The Litigation Process

The first thing you shold know is that litigation is renown for being time-consuming, expensive and stressful. It is not uncommon for matters to not be listed for trial for a year or two after commencement of the proceeding, and in some cases litigation can drag on for many years. The content of this page is addressed at the litigation process in Queensland.

Proceedings are commenced by either a plaintiff filing and serving a claim, outlining what the cause of action is and what is claimed from the defendant/s, accompanied by a statement of claim setting out the material facts and allegations, or alternatively proceedings can be commenced by an applicant filing and serving an originating application setting out what orders the applicant seek from the respondent/s accompanied by one or more supporting affidavits deposing to the evidence relevant to that application.

FAQ: What is an affidavit?

Originating applications generally seek very specific relief which don’t include the respondent paying the applicant any money (other than legal costs). Examples include injunctions restraining the respondent from doing something the applicant contends they shouldn’t; to compel the respondent to do something, such as disclosure company books; or, for a declaration that a certain statement or event is true. The respondents in proceedings commenced by originating application have the right to rely on their own affidavits to oppose the orders sought by the application.

For proceedings started by way of claim, the defendants have 28 days from service of the claim and statement of claim to file and serve a defence. If the defendants fails to file a defence within 28 days, the plaintiff can apply for default judgment.

If there are new issues raised in the defence that need to addressed by the plaintiff, the plaintiff may file and serve a “reply” within 14 days of being served with the defendants’ defence. Pleadings can digress into rejoinders and surrejoinders, but this happens extremely rarely.

The statement of claim, defence and reply are all called pleadings. The plaintiff pleads their case in the statement of claim and the defendant pleads their defence in the defence. Just like affidavits, there are strict rules about how pleadings are to drafted.

After the reply is served (or if the plaintiff does not intend to file a reply, after the defence is served), the pleadings are deemed to be “closed”. The parties are then to complete the discovery process within 28 days after the closing of the pleading, though this can be and is often extended for any number of reasons (eg, dispute about relevance of documents, whether documents are privileged or because of the sheer volume of disclosure it will take longer than 28 days to complete the process).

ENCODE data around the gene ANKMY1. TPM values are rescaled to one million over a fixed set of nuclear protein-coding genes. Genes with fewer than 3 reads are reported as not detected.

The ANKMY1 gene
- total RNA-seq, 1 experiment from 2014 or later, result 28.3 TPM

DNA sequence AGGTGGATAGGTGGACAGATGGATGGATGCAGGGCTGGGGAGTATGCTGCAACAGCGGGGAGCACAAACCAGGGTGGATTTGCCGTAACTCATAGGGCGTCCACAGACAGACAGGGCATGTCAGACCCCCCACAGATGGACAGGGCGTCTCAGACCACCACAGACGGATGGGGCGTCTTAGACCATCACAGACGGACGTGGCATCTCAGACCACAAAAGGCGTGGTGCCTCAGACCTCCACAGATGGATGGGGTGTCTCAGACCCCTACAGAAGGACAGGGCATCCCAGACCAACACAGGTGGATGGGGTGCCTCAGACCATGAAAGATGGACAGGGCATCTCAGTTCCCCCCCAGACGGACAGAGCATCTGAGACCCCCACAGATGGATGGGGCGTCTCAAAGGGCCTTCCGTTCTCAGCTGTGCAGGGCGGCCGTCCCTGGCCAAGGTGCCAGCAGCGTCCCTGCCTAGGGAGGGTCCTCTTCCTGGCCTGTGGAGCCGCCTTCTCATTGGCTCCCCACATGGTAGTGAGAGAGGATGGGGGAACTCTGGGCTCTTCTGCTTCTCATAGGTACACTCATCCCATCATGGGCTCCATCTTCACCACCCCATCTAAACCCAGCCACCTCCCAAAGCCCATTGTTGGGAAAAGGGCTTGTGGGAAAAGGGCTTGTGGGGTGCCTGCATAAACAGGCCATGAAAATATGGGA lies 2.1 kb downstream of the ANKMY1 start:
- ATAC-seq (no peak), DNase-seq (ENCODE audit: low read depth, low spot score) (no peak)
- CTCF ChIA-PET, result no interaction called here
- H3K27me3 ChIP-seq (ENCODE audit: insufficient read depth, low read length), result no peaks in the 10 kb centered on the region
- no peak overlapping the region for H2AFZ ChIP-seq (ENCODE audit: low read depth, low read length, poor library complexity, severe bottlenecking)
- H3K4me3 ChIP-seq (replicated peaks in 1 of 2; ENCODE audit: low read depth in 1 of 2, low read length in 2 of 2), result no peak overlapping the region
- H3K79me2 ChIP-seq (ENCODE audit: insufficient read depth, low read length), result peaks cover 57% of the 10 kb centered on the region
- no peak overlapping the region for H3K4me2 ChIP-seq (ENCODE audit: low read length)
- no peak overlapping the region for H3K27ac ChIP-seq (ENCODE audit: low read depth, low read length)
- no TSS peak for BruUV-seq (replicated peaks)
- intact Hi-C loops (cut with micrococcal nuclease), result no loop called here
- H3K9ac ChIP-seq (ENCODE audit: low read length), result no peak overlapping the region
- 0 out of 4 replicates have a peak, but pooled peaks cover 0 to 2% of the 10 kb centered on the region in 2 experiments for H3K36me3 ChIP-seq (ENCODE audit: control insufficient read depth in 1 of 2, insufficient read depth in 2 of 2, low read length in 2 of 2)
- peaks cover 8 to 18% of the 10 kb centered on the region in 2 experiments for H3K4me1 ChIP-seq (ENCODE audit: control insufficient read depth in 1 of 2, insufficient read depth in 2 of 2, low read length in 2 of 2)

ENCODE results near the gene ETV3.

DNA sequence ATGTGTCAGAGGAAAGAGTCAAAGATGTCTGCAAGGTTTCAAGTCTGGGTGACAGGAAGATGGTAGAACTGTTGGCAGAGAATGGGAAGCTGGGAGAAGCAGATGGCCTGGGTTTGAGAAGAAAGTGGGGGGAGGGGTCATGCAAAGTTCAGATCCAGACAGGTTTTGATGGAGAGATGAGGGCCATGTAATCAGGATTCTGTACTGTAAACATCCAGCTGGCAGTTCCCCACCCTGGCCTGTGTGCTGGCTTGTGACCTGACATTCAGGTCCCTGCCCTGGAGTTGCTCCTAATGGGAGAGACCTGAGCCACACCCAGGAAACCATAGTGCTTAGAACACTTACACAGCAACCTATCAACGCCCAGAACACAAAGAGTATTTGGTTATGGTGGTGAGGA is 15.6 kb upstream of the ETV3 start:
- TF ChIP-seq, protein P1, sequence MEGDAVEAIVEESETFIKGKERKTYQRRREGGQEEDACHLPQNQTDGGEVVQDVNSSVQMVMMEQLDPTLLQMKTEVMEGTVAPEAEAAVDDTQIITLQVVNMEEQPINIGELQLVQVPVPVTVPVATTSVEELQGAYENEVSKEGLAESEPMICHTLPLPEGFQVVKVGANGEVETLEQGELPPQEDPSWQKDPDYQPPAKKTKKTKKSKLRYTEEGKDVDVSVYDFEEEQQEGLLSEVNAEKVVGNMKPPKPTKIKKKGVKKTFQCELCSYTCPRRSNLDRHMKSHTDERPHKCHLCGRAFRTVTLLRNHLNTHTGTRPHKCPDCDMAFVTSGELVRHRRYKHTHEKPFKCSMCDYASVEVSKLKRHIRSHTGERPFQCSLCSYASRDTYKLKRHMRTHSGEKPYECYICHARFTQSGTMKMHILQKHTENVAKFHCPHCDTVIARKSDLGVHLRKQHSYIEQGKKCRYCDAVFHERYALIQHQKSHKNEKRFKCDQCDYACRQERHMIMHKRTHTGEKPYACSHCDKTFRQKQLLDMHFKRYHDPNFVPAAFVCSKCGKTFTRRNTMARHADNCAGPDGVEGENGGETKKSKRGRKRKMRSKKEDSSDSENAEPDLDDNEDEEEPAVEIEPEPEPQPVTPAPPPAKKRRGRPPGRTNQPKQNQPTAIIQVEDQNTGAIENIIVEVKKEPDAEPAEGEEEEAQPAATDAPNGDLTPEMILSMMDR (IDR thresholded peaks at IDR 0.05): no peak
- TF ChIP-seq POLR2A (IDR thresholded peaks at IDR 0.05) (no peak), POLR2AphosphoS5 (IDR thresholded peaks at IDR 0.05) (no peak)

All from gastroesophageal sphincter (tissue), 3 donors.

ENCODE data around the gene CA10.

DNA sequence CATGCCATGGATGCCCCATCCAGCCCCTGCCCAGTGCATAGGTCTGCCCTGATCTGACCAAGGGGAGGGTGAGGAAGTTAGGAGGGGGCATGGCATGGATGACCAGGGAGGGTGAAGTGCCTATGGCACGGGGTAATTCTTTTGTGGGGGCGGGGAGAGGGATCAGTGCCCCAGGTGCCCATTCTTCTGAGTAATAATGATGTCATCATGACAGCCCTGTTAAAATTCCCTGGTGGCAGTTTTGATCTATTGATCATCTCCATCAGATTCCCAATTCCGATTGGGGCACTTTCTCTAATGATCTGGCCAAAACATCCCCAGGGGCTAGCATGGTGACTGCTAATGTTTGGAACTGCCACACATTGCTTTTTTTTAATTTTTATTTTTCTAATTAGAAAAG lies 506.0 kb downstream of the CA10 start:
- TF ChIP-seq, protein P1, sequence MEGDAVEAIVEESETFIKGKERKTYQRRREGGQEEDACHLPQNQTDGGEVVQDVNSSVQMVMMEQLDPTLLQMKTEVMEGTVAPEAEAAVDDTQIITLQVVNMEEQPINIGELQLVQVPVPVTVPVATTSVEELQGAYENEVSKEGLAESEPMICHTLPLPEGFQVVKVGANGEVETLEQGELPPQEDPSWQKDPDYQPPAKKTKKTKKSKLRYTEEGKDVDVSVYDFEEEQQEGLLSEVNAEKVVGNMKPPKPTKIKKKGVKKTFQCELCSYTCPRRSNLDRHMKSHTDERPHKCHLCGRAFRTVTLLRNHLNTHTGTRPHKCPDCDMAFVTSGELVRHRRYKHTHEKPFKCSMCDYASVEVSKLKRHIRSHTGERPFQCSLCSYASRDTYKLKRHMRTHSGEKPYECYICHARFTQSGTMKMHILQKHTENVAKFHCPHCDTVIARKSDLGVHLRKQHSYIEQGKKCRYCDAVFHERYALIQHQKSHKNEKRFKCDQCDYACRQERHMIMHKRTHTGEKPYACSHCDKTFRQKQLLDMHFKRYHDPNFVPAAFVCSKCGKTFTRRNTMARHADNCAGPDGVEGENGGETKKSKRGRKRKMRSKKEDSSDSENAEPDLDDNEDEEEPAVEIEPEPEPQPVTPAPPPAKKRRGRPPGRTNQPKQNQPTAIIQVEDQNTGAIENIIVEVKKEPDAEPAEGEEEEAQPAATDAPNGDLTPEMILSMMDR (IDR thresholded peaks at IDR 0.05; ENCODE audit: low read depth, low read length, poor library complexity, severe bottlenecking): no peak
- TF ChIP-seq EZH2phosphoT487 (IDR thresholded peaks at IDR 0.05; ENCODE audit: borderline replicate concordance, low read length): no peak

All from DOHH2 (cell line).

The list of documents, decades past known as the affidavit documents and is still so in the Federal Court of Australia, is a document prepared and exchanged between the parties. It must list all the documents that are relevant to the issues in the pleadings which are either in the possession or control of that party. Listing all the documents, even those which are bad for your own case, is obligatory.

As an example of what an issue in the pleadings is, if the plaintiff pleads that Mr A and Mr B are directors of company XYZ Pty Ltd, and the defendants admit that allegation in the defence, that is not an issue in the pleadings. If, however, the defendants contend that Mr B is not a director of XYZ Pty Ltd but Mr C is, then both parties must list all documents relevant to the directorship of XYZ Pty Ltd if those documents are either in that party’s possession or control. The party does not necessarily need to have physical possession of the document to be obligated to disclose the document.

To put simply, a document is in a party’s control (but not possession) if that party can obtain possession of that document without using a court process, such as a subpoena or non-party disclosure. If a payment into a bank account is in issue and the party who is the beneficiary of that bank account does not have possession of the bank statement for the relevant period, the bank statement must still be disclosed as it is in the party’s control as they can simply obtain a copy of the bank statement from the bank.

If a document is not disclosed, it can rarely be relied on at trial.

If a non-party has possession of documents which neither party has control of, parties may file and serve a notice of non-party disclosure to compel the non-party to disclose documents sought.

If everything goes without a hitch up to this stage, which it rarely does, the next step is to request a trial date. A major issue that needs to be determined early on in the proceedings is whether you will require expert evidence.

FAQ: What is expert evidence? (coming shortly)

If there are hiccups along the way, you or the other side might file and serve what are known as interlocutory applications.

FAQ: What is an interlocutory application? (coming shortly)

Once the trial date is set, parties need to prepare for trial by compiling the trial bundle and ensuring the appropriate subpoenas are issued and served on the witnesses which that party intends to call to give evidence at trial.

FAQ: What happens at trial? (coming shortly)

FAQ: What happens if I win my court case and the other side doesn’t pay up? (the enforcement process) (coming shortly)